Last year, there was this company that wrapped up over Rs 10,000 crore in gross domestic sales, and then there was this district food officer in Barabanki.
Today, the tale of one will never be complete without the story of the other.
It was V K Pandey who took the first step nearly 15 months ago against Nestle’s Maggi Noodles that is now facing an avalanche of tests across the country for allegedly flouting food safety norms.
Pandey is now being hailed as a hero in the local media and says he’s trying hard to avoid the spotlight.
“Whatever I did was as a public servant. I have nothing against Maggi, and now it is just one of the many court cases we have to deal each year. The courts will look into the matter, I do not want unnecessary tension,” Pandey said.
According to UP official, it all started with a “routine check” on March 10, 2014, when he led a team that collected samples of Maggi noodles from a retailer in Barabanki.
Sixteen days later, the Government Regional Public Analyst Laboratory in Gorakhpur, one of the state’s six food testing labs, confirmed the presence of monosodium glutamate (MSG), a flavour enhancer that officials said is not listed on the noodle packets.
“At this juncture, the company was sent a notice and asked if it wanted to appeal and on on July 22, 2014, when Nestle filed an appeal, the Maggi samples were sent to Central Food Laboratory, Kolkata,” said Ram Araj Maurya, additional commissioner (administration), UP Food Safety and Drug Administration Department.
This April 7, the Kolkata test results confirmed the presence of MSG, as well as lead “in high quantity”, said Maurya.
“The maximum permitted amount of lead can be 2.5 parts per million (ppm), but in the samples, it turned out to be 17.2 ppm, which made them unsafe,” Maurya said. “As for MSG, the Maggi packets carry a message that says ‘No added MSG’,” he added.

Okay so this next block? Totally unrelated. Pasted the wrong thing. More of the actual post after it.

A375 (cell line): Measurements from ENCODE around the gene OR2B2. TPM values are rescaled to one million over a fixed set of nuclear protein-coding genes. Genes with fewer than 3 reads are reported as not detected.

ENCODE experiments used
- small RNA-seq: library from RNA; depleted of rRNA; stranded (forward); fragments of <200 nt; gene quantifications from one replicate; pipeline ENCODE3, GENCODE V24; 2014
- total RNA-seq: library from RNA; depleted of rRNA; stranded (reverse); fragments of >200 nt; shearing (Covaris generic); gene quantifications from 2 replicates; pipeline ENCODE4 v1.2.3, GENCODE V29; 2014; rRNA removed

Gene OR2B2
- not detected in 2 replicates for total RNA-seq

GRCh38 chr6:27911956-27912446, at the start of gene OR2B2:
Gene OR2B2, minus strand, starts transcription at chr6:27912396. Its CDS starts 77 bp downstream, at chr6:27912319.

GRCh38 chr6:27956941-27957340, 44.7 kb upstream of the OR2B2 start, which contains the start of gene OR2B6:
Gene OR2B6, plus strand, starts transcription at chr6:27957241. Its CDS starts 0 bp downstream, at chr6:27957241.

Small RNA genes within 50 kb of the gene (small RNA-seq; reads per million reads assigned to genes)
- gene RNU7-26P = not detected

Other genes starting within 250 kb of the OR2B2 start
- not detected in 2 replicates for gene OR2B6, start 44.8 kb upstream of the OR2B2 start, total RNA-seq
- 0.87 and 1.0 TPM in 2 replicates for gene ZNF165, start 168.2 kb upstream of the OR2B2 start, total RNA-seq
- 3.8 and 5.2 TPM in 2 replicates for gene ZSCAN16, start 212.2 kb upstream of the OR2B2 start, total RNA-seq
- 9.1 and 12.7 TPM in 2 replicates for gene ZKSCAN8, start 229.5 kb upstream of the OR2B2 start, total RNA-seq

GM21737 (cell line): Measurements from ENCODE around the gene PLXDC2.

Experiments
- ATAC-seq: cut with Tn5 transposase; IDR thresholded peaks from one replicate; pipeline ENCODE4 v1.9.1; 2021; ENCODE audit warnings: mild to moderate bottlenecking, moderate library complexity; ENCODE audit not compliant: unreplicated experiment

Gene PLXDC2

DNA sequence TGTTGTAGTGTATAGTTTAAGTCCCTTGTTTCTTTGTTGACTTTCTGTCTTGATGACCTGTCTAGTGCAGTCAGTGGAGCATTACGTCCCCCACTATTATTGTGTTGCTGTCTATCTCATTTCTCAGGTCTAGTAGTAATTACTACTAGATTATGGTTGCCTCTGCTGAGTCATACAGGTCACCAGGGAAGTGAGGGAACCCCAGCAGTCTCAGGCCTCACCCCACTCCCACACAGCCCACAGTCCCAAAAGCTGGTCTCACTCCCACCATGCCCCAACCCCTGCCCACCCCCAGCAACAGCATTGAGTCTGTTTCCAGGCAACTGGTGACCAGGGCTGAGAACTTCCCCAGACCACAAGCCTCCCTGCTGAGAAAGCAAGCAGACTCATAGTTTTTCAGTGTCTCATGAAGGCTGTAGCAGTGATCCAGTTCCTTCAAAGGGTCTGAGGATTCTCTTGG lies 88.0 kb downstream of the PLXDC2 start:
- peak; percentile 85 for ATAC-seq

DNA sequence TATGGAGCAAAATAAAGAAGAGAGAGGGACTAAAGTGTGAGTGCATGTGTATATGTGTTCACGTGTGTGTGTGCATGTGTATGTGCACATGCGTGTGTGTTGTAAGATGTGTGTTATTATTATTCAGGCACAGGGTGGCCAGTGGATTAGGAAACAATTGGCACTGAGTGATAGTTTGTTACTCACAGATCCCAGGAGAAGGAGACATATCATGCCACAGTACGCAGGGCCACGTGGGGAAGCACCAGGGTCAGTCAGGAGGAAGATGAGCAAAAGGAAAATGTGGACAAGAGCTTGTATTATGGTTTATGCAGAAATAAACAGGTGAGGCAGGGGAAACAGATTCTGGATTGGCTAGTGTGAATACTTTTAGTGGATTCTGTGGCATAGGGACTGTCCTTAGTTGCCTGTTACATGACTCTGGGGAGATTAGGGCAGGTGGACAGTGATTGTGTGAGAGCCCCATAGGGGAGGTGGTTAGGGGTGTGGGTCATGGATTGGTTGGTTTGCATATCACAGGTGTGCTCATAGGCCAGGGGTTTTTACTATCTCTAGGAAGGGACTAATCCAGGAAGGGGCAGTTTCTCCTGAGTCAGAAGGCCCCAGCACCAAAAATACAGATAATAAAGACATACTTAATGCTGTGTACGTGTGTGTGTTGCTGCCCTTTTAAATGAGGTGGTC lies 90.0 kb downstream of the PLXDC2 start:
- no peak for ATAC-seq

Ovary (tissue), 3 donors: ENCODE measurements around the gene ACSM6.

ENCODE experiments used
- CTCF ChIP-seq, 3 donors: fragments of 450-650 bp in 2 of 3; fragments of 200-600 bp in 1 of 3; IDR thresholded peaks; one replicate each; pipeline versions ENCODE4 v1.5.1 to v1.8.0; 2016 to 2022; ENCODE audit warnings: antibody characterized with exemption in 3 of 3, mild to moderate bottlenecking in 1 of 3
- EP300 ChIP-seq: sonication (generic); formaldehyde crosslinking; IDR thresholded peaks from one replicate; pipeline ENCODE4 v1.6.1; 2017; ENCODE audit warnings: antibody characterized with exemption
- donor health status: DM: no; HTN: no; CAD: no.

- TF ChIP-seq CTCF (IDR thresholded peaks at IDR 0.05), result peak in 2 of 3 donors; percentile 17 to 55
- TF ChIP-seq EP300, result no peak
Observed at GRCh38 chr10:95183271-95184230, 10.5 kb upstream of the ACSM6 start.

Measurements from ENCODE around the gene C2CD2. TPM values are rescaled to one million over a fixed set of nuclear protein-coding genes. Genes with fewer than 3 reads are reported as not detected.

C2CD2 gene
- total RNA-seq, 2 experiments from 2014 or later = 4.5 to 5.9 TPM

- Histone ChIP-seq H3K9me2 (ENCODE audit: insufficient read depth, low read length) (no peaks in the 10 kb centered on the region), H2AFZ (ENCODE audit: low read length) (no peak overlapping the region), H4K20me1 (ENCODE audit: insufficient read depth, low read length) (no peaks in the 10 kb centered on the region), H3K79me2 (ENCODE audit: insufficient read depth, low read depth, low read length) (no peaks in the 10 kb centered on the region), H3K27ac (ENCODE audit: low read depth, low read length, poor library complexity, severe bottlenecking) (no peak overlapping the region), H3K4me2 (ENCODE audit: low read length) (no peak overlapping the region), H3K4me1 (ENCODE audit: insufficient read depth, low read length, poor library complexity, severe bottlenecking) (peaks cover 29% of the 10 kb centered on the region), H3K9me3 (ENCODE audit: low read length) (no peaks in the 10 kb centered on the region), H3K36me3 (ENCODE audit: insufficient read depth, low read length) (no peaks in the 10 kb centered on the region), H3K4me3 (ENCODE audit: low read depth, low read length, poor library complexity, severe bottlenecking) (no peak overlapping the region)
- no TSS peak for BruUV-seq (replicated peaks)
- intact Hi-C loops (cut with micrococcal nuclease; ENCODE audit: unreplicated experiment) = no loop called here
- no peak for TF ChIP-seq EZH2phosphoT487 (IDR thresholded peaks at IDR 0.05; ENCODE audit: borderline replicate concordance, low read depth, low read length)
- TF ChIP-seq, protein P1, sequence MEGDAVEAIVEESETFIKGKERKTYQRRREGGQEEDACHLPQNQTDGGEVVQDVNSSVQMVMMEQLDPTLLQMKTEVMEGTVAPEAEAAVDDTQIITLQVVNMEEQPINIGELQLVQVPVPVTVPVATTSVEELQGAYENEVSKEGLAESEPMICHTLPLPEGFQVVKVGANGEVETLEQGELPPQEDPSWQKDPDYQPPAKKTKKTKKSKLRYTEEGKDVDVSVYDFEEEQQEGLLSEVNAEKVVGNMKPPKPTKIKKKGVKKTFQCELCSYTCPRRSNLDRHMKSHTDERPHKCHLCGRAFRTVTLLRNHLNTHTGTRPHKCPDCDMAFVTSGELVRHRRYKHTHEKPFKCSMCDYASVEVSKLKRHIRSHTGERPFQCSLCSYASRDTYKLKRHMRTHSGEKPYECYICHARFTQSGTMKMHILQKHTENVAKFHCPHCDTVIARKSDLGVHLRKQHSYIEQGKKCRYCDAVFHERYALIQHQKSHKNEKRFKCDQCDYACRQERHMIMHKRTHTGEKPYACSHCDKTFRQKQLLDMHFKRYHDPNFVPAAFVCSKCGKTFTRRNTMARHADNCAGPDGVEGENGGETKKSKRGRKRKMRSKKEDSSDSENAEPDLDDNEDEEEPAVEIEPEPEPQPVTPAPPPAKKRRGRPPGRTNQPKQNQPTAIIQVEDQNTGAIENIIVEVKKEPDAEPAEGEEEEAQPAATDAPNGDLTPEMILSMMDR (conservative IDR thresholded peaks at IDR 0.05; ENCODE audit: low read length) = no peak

“It was Pandey’s own initiative. We don’t ask our officers to go after anyone, unless there is a serious cause for caution, such as during festivals. Nonetheless, we encourage them to not differentiate between national or international brands. The focus should be on collecting samples of food products which are consumed a lot,” said Maurya.
After the Maggi case hit the headlines, stories hailing Pandey are doing the rounds in Barabanki. One of them is about how he collected samples of the popular Wahid Biryani, when the Lucknow-based brand set up a stall in the district during the annual Dewa Mahotasav.
The Maggi sample was among 18,000 collected by the state FDA in UP on an average each year, said officials. Of these, around 15 per cent fail the tests and five per cent are termed “unsafe”, they added.
After the Maggi results were out, the UP FDA moved to withdraw the batch of about 2 lakh packets manufactured in February 2014. “We ensured 100 per cent compliance of the order,” said P K Singh, UP FDA commissioner.
“Currently, several districts are in the process of collecting samples of the noodles, and many have already done so. Apart from Maggi, we are also collecting samples of other noodle brands, too,” Singh said.
On May 28, the FDA decided to file a case in the chief judicial magistrate’s court in Barabanki district. “The case has been lodged against Nestle India Limited, an Easy Day outlet in Barabanki and its Delhi-based parent firm, and against their senior officials Mohan Gupta and Shabab Alam,” Pandey said.
“We are getting letters from Nestle almost everyday, with them saying that it is an old and trusted brand and that they are following the specified limits as per several tests. But we have proof that the permissible limits were crossed, the courts will decide now,” Maurya said.
As for Pandey, it’s business as usual. “I just collected the samples, the credit should go to our officers who work harder,” he said.